Conflict, insecurity, political instability and a collapsing economy have contributed to the deteriorating humanitarian crisis in Libya, prompting the United Nations refugee agency to announce plans to step-up its presence and programs there.
UN High Commissioner for Refugees Filippo Grandi visited Tripoli where he met refugees and migrants in some of Libya’s many detention centers. “I was shocked at the harsh conditions in which refugees and migrants are held, generally due to lack of resources,” Mr. Grandi said. “Children, women and men who have suffered so much already should not have to endure such hardship.”
Some 300,000 Libyans have been displaced by ongoing conflict. In all, more than 1.3 million people – including internally displaced people (IDPs), as well as vulnerable Libyans, host communities, migrants, refugees and asylum-seekers – are in urgent need of humanitarian assistance.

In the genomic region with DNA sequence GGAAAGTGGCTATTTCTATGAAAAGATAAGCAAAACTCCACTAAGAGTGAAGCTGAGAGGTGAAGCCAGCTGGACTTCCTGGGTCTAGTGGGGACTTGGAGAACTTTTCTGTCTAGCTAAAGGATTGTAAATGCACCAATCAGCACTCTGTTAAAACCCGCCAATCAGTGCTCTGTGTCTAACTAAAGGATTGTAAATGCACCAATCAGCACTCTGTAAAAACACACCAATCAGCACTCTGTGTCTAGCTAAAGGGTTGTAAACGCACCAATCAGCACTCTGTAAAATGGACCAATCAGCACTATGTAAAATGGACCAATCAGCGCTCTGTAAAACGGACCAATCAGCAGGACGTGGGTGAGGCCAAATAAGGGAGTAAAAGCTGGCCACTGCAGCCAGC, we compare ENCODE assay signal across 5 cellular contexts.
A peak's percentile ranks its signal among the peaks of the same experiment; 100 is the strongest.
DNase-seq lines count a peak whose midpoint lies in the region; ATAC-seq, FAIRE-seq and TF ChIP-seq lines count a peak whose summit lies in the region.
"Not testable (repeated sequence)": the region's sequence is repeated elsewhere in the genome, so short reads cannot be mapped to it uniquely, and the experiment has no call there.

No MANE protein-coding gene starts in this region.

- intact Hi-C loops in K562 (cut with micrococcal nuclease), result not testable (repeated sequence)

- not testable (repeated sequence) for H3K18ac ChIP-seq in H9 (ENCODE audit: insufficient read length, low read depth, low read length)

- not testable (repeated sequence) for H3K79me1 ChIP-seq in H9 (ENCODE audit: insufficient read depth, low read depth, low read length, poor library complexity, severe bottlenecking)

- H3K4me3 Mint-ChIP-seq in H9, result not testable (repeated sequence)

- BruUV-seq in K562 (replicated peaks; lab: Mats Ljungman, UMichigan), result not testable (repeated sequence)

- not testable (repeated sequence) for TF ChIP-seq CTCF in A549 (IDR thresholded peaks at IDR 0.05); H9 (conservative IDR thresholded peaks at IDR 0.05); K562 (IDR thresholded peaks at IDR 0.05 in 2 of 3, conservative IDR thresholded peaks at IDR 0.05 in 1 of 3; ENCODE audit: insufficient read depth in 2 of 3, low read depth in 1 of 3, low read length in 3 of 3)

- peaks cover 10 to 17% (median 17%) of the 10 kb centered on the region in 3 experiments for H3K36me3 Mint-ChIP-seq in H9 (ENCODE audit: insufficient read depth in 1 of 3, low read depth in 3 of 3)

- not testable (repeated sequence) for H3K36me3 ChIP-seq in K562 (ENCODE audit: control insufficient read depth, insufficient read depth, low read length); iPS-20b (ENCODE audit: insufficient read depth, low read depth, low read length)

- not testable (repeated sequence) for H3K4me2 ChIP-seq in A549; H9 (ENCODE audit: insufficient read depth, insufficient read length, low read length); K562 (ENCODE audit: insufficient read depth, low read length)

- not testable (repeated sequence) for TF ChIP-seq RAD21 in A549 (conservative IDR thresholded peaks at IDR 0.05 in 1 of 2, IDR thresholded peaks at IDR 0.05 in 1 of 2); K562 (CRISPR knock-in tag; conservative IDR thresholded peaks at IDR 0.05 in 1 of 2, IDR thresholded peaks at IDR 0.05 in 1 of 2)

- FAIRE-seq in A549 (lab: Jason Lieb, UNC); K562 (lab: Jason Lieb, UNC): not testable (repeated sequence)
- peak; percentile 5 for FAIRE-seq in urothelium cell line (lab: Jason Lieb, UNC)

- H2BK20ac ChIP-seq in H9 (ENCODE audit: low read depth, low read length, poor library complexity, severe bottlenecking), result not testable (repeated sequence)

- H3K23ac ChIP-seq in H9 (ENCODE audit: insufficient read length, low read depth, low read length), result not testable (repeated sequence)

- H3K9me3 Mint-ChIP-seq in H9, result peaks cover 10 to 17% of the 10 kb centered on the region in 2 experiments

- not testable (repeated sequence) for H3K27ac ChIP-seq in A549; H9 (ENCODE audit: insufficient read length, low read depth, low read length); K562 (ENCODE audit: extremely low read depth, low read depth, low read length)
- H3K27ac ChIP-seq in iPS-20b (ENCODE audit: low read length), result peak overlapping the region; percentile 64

According to Mr. Grandi’s Office UNHCR, hundreds of thousands of people in the North African country have been affected by the collapse of law and order, absent or insufficient health care assistance, essential medicines, food, safe drinking water, shelter and education. In response, UNHCR is ramping up its existing humanitarian operations and is strengthening cooperation with the International Organization for Migration (IOM) to leverage the respective strengths of both organizations.
[UN News Centre]